Nov 7, 2012

Climate Change to Take Center Stage in Next Four Years

2 min
  “We want our kids to grow up in an America… that isn’t threatened by the destructive power of a warming planet...


“We want our kids to grow up in an America… that isn’t threatened by the destructive power of a warming planet.” That's what the president remarked in his acceptance speech Tuesday night—finally mentioning a topic that has been completely absent throughout the campaign and presidential debates.

Throughout all three debates, the topic of climate change was never mentioned--a generational first. But as the finale of the campaign took place in the backdrop of superstorm Sandy, a new opportunity to address those issues with more fervor is sure to kick off the next four years of Obama's second term.

"With his reelection, President Obama has the opportunity to fulfill the promise of his campaign and tackle the greatest challenges of our generation," said Andrew Steer, the president of the World Resources Institute, in an emailed statement to the Huffington Post late Tuesday night. "At the top of the list should be climate change -- which is already taking a serious toll on people, property, resources and the economy."


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Despite the president's high marks over the last four years for historical measures taken to increase clean energy investment and toughen fuel efficiency standards for vehicles, the administration has endured withering criticism for failing to develop an aggressive enough plan to tackle global warming. His “all of the above” energy strategy, embracing both renewable energy as well as more domestic oil and gas drilling, did little to appease either side. But the president knew he was somewhat limited in his first term—holding back just enough to retain his presidency before seriously cracking down on an issue too controversial to overdo in his first term... That's what I'm banking in on at least.

That's not to say it's going to be easy. Bigger action on climate change will require Congressional support. New proposals would have to get through the Republican controlled House and international climate talks with countries like China and India will have to be revived. Obama has already signaled that more sweeping action will be taken in upcoming years, including a clean energy standard that would require utilities to get a greater portion of their energy from renewables and a possible carbon tax (if Republicans are willing to negotiate).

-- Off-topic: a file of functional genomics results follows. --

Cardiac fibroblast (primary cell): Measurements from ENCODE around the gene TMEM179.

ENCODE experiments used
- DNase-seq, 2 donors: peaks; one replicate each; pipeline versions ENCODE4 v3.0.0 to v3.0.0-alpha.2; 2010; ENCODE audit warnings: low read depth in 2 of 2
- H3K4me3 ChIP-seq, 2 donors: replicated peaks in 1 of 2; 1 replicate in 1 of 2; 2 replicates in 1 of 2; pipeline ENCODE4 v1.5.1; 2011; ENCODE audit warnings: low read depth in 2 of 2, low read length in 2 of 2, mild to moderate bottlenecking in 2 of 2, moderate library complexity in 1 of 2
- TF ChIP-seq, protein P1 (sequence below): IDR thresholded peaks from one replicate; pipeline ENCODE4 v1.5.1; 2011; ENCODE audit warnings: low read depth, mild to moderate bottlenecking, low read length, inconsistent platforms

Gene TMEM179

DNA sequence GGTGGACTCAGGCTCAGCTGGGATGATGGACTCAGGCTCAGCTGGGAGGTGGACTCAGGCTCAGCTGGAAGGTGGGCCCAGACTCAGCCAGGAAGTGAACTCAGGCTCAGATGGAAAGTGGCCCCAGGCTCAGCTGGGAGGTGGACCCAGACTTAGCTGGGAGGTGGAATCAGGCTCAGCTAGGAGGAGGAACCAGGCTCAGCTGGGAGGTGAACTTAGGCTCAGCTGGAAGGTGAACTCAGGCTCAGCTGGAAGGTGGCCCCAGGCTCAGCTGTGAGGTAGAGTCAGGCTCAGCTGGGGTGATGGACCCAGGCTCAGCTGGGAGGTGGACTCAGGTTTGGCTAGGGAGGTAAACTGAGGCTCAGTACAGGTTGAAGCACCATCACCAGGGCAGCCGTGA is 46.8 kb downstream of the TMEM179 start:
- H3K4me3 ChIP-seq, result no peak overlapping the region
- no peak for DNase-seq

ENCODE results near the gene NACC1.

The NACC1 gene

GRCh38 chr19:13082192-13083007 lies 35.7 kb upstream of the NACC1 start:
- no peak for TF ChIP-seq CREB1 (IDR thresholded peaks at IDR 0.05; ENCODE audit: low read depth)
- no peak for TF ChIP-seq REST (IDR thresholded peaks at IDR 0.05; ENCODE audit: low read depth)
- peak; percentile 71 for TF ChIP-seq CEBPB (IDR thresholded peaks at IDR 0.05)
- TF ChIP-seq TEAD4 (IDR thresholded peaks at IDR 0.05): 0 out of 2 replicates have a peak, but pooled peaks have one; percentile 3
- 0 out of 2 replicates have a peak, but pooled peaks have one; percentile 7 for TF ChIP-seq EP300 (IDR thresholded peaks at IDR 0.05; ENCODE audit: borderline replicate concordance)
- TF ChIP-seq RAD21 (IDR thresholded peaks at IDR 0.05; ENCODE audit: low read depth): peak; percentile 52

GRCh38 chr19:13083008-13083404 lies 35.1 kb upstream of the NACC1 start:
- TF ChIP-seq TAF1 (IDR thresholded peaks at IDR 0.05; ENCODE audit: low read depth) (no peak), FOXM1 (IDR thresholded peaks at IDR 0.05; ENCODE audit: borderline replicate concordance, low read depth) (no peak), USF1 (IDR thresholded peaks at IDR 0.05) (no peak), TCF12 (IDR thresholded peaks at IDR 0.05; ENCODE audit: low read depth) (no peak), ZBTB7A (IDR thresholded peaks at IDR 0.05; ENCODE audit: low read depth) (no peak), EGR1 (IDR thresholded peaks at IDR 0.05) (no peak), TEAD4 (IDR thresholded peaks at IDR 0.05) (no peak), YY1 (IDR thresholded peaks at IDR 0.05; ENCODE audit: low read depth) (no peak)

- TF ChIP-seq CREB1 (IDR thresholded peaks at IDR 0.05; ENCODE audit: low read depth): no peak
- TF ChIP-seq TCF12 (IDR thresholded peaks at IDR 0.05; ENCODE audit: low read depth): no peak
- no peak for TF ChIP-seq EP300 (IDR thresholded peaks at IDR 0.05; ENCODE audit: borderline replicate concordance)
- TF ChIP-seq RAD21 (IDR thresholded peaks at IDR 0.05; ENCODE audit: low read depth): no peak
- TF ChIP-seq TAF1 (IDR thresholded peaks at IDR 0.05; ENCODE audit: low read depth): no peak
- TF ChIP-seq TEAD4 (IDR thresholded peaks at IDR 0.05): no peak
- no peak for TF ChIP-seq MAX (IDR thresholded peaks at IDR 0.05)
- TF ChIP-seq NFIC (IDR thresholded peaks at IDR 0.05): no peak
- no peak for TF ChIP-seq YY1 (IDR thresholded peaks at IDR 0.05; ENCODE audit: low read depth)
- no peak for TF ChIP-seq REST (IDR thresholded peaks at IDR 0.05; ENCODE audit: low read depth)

There's still a long way to go, but from what's been hinted at thus far, we can expect to see a stronger “green” administration this time around. 'Bout time!



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May 13, 2021

All but two UK regions failing on school energy efficiency

Dominic Ellis
2 min
Yorkshire & the Humber and the North East are the only UK regions where schools have collectively reduced how much they spend on energy per pupil

Most schools are still "treading water" on implementing energy efficient technology, according to new analysis of Government data from eLight.

Yorkshire & the Humber and the North East are the only regions where schools have collectively reduced how much they spend on energy per pupil, cutting expenditure by 4.4% and 0.9% respectively. Every other region of England increased its average energy expenditure per pupil, with schools in Inner London doing so by as much as 23.5%.

According to The Carbon Trust, energy bills in UK schools amount to £543 million per year, with 50% of a school’s total electricity cost being lighting. If every school in the UK implemented any type of energy efficient technology, over £100 million could be saved each year.

Harvey Sinclair, CEO of eEnergy, eLight’s parent company, said the figures demonstrate an uncomfortable truth for the education sector – namely that most schools are still treading water on the implementation of energy efficient technology. Energy efficiency could make a huge difference to meeting net zero ambitions, but most schools are still lagging behind.

“The solutions exist, but they are not being deployed fast enough," he said. "For example, we’ve made great progress in upgrading schools to energy-efficient LED lighting, but with 80% of schools yet to make the switch, there’s an enormous opportunity to make a collective reduction in carbon footprint and save a lot of money on energy bills. Our model means the entire project is financed, doesn’t require any upfront expenditure, and repayments are more than covered by the energy savings made."

He said while it has worked with over 300 schools, most are still far too slow to commit. "We are urging them to act with greater urgency because climate change won’t wait, and the need for action gets more pressing every year. The education sector has an important part to play in that and pupils around the country expect their schools to do so – there is still a huge job to be done."

North Yorkshire County Council is benefiting from the Public Sector Decarbonisation Scheme, which has so far awarded nearly £1bn for energy efficiency and heat decarbonisation projects around the country, and Craven schools has reportedly made a successful £2m bid (click here).

The Department for Education has issued 13 tips for reducing energy and water use in schools.

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